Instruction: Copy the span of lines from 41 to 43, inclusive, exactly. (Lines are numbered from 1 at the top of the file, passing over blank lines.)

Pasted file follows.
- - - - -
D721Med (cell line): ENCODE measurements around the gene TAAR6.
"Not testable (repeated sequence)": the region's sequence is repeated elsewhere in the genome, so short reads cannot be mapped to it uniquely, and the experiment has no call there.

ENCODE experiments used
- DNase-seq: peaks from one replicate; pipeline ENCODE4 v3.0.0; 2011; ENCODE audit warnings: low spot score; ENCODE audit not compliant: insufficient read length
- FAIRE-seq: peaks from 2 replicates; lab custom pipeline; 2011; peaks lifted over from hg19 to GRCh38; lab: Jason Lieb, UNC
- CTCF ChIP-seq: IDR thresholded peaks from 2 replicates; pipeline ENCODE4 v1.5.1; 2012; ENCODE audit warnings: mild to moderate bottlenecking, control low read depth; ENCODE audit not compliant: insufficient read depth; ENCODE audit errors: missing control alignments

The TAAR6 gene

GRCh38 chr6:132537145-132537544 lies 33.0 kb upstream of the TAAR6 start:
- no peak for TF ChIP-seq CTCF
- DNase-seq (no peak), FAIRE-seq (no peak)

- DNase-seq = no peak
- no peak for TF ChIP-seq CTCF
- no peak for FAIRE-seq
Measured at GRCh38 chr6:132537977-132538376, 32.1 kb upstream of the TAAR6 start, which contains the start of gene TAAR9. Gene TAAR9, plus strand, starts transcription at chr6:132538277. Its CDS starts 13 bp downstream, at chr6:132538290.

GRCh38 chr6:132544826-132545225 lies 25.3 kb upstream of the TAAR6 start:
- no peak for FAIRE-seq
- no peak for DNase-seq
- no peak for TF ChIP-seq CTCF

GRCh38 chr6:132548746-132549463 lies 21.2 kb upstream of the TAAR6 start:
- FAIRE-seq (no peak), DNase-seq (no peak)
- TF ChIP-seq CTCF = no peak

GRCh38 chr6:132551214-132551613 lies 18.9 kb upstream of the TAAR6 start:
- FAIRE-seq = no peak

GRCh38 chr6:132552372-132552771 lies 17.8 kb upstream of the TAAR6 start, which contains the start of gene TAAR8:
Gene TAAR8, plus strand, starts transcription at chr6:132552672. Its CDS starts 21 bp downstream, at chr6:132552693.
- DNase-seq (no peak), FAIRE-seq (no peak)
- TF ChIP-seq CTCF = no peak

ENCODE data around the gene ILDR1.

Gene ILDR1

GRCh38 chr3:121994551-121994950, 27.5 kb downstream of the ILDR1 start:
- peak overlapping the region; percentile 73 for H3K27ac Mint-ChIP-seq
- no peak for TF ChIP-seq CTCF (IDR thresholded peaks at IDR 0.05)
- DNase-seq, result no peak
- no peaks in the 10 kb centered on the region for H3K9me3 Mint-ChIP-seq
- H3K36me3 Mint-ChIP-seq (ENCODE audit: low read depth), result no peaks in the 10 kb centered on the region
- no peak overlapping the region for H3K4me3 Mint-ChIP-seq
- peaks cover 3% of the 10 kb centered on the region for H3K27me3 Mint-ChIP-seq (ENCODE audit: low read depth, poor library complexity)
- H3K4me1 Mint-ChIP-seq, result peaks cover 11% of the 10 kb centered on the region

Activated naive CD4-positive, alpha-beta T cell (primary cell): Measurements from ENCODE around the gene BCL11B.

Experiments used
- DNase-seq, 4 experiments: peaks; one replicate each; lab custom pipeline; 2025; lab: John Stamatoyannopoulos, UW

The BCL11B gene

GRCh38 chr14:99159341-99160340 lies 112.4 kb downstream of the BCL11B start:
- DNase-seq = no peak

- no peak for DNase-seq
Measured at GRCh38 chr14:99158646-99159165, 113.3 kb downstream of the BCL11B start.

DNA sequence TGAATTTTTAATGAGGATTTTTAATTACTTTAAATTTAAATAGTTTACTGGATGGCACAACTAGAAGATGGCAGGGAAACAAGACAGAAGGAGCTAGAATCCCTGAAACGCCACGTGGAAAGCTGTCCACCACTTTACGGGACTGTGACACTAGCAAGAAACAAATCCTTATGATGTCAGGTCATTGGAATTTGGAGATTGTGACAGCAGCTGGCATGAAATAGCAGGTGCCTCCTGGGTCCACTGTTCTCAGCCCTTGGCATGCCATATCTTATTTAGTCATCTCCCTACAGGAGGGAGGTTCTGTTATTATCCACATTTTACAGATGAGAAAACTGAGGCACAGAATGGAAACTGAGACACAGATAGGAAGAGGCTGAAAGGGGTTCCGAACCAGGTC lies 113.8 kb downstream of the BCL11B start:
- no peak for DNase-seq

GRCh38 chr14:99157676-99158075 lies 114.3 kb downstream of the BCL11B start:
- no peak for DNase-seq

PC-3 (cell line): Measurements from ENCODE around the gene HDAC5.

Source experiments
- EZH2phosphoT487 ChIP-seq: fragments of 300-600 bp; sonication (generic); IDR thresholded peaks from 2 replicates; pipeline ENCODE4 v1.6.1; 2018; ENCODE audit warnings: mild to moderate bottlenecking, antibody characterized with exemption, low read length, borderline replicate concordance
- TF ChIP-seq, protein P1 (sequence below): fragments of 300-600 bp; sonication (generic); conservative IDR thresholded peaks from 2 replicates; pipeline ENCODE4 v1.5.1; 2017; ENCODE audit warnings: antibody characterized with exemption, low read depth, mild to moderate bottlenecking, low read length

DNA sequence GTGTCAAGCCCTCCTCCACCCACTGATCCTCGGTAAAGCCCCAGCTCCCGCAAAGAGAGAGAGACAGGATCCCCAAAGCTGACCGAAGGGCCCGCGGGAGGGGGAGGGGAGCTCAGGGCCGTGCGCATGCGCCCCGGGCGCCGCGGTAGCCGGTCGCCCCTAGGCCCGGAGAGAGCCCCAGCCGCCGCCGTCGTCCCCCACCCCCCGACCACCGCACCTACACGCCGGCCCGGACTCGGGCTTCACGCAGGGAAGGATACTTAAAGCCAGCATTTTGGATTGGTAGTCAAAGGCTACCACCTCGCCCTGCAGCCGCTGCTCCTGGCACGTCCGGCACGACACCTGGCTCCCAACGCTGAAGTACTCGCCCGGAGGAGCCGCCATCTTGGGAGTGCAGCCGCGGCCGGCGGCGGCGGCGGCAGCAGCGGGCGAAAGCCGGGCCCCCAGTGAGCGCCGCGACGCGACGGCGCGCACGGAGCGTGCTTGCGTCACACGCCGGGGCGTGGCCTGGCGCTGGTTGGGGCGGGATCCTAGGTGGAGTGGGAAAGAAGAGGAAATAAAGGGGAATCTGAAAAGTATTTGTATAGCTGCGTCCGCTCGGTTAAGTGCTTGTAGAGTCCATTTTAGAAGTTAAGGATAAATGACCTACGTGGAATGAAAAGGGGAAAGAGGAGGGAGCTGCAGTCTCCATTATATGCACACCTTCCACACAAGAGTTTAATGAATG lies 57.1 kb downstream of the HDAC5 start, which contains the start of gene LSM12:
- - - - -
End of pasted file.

- DNase-seq, 4 experiments: peaks; one replicate each; lab custom pipeline; 2025; lab: John Stamatoyannopoulos, UW

The BCL11B gene

GRCh38 chr14:99159341-99160340 lies 112.4 kb downstream of the BCL11B start: